This week Wells Fargo surprised customers who maintain free checking accounts.
The San Francisco-based bank sent notice that it'd be charging new monthly fees ranging from $5-$12 to customers who do not maintain a minimum daily balance in the thousands or have a direct deposit of $500 each month.
Bloomberg reports these new fees are a result of recent legislation banning excessive overdraft fees. Wells Fargo lost 27 percent of its service-charges revenue since the law was implemented, dropping it to a measly $1.3 billion annually. It must make up for it by imposing fees on customers who don't have a couple extra grand sitting in their checking account indefinitely (i.e., students, those living paycheck to paycheck, and the unemployed).
Maybe instead of nickel-and-diming its poorest customers, the bank could take the shortage out of executive pay, which has increased by 180 percent since 2008. Or it could stop spending millions lobbying against things like corporate transparency laws and consumer protection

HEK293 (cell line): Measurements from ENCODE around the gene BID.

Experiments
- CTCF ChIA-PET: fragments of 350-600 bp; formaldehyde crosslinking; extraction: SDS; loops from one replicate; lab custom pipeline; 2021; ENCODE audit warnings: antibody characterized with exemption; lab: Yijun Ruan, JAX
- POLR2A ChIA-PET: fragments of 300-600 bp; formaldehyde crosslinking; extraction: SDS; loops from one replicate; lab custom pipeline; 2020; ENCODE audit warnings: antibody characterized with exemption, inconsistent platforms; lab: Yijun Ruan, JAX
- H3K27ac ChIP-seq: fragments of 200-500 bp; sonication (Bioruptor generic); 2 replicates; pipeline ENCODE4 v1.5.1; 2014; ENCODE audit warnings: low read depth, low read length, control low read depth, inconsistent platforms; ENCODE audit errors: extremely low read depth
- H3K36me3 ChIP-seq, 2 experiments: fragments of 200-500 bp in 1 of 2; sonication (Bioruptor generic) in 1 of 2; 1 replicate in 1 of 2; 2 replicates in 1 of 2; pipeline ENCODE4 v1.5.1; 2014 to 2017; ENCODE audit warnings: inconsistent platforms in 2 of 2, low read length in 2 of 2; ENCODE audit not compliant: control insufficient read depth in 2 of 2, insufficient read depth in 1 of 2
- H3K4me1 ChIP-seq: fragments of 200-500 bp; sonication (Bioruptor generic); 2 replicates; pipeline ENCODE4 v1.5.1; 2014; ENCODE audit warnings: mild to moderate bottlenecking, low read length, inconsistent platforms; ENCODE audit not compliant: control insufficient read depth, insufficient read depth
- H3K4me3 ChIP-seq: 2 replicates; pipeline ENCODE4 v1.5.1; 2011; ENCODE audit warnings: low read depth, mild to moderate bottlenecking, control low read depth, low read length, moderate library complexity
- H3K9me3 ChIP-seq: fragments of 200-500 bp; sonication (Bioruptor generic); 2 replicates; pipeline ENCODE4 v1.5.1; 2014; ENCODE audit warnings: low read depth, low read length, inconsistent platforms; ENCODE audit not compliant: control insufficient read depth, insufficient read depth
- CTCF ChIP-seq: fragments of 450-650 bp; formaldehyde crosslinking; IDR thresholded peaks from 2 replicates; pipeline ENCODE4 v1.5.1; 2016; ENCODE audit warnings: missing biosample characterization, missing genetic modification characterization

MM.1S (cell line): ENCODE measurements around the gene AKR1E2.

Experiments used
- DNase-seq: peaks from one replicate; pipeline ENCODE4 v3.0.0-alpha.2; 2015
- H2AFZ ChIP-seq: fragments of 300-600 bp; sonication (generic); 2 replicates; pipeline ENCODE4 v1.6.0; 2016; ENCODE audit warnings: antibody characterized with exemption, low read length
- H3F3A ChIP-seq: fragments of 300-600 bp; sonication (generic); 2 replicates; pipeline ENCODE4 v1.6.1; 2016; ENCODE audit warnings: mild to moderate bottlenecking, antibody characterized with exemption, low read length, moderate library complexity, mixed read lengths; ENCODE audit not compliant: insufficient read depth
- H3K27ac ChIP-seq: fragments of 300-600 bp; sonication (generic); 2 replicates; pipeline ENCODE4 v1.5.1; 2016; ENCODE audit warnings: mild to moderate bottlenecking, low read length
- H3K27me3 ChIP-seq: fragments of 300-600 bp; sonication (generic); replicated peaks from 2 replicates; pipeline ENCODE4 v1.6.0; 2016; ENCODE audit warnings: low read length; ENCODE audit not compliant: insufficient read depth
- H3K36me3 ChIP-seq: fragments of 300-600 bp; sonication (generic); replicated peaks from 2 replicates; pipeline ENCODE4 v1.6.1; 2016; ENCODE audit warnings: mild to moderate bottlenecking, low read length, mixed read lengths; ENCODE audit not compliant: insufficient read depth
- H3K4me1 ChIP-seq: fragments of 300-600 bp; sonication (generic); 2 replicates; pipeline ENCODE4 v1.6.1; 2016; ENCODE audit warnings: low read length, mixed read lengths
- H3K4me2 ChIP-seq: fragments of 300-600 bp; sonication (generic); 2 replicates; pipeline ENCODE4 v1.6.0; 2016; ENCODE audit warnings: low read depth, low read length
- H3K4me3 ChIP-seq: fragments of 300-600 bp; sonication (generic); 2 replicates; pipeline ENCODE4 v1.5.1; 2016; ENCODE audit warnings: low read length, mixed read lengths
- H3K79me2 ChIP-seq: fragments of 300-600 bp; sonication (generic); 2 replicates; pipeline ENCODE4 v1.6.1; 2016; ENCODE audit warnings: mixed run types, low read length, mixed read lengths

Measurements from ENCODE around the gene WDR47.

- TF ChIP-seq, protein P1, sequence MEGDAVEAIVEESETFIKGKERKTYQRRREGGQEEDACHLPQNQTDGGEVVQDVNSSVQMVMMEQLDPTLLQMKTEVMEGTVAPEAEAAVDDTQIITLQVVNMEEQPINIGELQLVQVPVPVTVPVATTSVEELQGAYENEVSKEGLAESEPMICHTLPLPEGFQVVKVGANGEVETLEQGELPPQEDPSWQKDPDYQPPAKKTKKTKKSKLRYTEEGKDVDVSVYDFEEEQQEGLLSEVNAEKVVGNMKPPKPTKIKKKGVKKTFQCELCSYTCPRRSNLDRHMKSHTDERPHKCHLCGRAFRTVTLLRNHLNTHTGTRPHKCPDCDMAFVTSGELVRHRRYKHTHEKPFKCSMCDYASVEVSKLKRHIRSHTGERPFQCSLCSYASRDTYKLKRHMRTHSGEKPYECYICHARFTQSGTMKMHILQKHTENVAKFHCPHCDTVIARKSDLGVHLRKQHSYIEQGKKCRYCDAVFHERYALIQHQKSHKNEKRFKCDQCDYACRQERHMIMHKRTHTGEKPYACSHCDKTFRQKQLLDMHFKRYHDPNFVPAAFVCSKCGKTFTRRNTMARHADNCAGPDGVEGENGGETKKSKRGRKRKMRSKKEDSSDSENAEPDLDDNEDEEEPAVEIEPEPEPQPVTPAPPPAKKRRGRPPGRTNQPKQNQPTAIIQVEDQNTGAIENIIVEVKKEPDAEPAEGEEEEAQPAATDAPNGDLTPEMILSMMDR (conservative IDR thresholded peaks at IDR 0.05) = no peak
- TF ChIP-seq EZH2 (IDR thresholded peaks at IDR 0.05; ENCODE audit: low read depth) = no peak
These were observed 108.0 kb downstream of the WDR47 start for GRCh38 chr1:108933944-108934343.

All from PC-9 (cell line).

It could also raise more capital by selling off the 4 million shares of America's prison industrial complex it possesses. Or it could fall back on whatever is left of the $25 billion it received in government relief, provided by taxpayers, many of whom lost their job when the bank's bad investments helped topple the economy. The term "class warfare" is thrown around a lot in the media lately, but it accurately describes the way Wells Fargo conducts business.
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